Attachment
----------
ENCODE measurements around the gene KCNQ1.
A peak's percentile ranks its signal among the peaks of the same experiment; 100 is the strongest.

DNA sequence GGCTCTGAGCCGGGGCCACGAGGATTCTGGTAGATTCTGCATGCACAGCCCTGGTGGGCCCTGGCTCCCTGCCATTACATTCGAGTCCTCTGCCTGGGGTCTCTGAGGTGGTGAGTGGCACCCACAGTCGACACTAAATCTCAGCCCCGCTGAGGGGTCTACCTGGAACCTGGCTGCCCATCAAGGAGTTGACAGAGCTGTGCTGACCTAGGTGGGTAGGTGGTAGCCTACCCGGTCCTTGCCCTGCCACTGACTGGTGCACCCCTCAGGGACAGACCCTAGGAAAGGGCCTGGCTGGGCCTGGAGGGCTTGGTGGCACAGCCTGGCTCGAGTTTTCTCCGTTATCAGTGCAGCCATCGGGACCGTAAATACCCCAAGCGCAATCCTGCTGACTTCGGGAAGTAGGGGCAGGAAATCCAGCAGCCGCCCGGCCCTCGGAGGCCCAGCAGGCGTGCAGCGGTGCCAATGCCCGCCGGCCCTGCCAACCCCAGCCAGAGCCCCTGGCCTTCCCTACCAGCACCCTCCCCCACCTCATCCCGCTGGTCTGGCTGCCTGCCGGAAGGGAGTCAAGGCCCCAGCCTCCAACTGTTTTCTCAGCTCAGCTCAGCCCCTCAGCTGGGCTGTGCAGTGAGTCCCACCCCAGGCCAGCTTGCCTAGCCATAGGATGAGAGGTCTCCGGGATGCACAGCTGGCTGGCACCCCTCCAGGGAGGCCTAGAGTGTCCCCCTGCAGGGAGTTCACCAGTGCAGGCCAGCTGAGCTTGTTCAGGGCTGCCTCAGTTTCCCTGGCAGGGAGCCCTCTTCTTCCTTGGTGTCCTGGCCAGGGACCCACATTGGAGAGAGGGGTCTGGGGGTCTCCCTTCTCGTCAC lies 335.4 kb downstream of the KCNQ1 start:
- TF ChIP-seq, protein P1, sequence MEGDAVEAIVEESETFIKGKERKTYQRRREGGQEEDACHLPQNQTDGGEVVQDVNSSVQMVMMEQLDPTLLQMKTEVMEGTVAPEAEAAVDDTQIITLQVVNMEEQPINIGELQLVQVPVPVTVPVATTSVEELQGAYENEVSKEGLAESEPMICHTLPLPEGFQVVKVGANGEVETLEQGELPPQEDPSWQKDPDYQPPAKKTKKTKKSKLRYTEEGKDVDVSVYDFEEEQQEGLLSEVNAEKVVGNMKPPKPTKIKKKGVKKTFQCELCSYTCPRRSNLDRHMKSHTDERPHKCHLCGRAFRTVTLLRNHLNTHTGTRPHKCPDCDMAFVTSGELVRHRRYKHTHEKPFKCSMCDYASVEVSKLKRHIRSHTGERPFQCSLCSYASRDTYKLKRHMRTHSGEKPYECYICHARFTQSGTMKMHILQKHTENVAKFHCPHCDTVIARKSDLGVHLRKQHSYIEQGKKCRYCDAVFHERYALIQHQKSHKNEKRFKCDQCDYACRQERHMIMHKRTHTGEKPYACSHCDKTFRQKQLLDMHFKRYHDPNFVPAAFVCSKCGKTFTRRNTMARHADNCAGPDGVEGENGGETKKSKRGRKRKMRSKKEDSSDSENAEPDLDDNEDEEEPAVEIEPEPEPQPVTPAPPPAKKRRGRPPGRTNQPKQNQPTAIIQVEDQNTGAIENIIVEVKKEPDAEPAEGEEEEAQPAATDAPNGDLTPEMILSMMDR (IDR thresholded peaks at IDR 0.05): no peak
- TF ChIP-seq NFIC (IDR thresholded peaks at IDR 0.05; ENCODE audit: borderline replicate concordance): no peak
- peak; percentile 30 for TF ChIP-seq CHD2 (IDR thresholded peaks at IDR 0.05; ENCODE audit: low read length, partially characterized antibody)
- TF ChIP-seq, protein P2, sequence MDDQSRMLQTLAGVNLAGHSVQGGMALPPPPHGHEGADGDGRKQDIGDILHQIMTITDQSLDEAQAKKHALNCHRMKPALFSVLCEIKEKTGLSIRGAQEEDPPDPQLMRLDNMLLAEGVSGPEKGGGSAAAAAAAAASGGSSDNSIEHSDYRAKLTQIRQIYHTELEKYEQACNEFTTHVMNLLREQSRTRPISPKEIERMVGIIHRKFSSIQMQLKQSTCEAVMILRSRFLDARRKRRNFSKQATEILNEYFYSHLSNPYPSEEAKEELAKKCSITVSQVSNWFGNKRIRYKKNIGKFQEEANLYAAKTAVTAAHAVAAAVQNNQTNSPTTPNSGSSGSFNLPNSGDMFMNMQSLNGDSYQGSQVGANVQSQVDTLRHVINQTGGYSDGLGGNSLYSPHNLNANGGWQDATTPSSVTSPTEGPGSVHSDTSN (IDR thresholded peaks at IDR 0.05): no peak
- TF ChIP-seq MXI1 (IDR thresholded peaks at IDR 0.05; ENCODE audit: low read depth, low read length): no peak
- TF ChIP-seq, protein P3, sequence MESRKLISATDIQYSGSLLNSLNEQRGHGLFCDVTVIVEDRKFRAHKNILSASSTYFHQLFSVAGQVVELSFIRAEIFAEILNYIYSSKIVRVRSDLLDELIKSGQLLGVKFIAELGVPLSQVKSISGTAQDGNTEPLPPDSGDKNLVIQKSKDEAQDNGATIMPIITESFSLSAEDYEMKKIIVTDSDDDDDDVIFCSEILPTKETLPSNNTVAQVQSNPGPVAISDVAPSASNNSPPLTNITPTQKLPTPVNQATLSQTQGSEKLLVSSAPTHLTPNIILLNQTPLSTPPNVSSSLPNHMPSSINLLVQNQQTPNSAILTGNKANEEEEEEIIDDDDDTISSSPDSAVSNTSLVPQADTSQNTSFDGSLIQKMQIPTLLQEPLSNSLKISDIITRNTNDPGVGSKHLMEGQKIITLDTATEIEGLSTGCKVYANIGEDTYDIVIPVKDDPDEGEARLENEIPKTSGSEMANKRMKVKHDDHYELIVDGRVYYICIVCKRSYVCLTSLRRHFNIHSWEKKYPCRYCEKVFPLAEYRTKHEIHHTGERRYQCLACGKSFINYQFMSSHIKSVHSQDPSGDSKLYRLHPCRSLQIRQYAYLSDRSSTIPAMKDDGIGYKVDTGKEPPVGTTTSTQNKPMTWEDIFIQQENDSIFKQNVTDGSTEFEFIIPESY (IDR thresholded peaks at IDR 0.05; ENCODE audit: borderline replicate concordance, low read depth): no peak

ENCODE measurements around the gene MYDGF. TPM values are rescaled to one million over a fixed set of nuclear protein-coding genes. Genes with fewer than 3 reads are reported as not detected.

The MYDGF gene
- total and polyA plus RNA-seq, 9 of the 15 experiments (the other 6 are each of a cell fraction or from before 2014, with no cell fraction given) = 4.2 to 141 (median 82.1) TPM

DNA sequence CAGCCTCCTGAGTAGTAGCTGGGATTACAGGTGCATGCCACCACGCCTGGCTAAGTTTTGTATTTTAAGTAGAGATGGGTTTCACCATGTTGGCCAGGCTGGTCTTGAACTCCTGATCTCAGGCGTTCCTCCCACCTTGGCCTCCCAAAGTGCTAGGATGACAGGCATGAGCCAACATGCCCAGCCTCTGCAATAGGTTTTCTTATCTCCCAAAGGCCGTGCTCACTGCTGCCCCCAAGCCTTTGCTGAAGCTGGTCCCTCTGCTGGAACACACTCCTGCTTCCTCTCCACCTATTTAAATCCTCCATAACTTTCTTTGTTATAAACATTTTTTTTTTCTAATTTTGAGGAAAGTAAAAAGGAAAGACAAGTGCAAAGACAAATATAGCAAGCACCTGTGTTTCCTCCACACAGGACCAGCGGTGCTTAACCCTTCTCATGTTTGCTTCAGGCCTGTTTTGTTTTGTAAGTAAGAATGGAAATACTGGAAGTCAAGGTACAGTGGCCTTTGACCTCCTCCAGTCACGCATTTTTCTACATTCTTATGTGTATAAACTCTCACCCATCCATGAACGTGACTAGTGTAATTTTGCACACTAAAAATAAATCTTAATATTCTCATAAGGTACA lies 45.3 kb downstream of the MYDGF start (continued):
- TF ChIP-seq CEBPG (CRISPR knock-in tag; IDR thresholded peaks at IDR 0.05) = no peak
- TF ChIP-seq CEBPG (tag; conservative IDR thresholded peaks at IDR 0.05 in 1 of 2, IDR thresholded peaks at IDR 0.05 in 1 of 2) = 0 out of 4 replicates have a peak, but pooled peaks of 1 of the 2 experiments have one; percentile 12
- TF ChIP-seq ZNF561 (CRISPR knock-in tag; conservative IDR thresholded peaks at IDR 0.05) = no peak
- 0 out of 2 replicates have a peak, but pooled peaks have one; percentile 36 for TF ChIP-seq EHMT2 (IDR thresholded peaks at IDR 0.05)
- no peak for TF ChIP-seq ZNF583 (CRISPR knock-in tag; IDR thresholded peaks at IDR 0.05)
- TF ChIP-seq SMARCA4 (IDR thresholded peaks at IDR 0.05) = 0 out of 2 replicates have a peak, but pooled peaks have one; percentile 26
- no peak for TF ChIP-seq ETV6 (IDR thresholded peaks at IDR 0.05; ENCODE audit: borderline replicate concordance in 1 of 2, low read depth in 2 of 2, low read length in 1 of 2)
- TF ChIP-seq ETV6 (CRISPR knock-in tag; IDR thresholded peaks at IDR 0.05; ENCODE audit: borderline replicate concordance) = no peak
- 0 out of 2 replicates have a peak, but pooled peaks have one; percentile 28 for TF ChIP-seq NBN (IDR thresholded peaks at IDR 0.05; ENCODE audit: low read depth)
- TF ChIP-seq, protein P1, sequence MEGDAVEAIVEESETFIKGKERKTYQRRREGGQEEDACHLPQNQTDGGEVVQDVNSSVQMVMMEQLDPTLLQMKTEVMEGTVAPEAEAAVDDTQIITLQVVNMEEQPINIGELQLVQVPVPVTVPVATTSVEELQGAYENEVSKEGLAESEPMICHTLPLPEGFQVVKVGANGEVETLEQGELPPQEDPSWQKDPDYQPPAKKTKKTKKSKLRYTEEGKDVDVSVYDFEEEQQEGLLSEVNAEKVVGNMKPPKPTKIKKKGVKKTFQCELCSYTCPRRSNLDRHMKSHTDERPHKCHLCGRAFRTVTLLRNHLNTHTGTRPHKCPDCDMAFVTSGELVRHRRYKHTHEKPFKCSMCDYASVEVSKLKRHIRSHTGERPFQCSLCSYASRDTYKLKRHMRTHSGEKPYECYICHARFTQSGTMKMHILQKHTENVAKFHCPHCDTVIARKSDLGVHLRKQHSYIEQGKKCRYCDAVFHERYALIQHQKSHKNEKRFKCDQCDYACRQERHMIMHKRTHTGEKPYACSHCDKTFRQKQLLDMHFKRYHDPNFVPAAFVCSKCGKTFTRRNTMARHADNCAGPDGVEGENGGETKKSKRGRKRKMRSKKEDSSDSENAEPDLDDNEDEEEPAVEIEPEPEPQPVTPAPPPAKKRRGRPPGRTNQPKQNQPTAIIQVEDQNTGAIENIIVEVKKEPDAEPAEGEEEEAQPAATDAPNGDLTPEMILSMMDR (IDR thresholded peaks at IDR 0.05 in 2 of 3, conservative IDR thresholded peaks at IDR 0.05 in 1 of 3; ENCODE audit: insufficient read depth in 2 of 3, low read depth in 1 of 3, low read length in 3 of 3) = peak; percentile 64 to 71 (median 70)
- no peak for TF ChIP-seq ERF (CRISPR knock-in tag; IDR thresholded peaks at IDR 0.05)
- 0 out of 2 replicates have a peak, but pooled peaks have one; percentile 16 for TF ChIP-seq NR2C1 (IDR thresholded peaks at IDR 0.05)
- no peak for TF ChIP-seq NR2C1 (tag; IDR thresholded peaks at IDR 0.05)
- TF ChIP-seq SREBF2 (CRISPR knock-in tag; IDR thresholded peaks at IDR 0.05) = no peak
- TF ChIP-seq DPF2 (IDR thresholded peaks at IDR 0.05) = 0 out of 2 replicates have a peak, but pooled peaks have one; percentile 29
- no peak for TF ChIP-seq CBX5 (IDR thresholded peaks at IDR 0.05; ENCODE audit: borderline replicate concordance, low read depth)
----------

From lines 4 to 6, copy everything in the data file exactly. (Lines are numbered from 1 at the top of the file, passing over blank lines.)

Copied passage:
- TF ChIP-seq, protein P1, sequence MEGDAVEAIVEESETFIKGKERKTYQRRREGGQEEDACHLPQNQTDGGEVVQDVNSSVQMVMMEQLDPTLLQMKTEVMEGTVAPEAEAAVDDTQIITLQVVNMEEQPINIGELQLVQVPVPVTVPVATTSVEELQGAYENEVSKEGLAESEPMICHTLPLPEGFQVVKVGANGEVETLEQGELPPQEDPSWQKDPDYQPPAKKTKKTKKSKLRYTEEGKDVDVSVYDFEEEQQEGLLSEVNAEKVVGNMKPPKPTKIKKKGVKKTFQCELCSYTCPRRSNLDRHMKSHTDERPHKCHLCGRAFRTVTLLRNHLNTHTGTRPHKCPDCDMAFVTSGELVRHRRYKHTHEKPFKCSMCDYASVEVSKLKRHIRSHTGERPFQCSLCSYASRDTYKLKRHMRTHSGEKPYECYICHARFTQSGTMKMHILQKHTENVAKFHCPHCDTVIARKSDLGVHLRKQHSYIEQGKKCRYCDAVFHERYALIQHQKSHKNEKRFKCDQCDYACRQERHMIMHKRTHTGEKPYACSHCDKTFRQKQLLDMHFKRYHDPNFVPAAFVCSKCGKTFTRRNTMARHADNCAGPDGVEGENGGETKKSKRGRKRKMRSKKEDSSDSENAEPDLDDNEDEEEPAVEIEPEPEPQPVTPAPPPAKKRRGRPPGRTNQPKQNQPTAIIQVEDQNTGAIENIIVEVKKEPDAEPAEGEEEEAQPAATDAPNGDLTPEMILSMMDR (IDR thresholded peaks at IDR 0.05): no peak
- TF ChIP-seq NFIC (IDR thresholded peaks at IDR 0.05; ENCODE audit: borderline replicate concordance): no peak
- peak; percentile 30 for TF ChIP-seq CHD2 (IDR thresholded peaks at IDR 0.05; ENCODE audit: low read length, partially characterized antibody)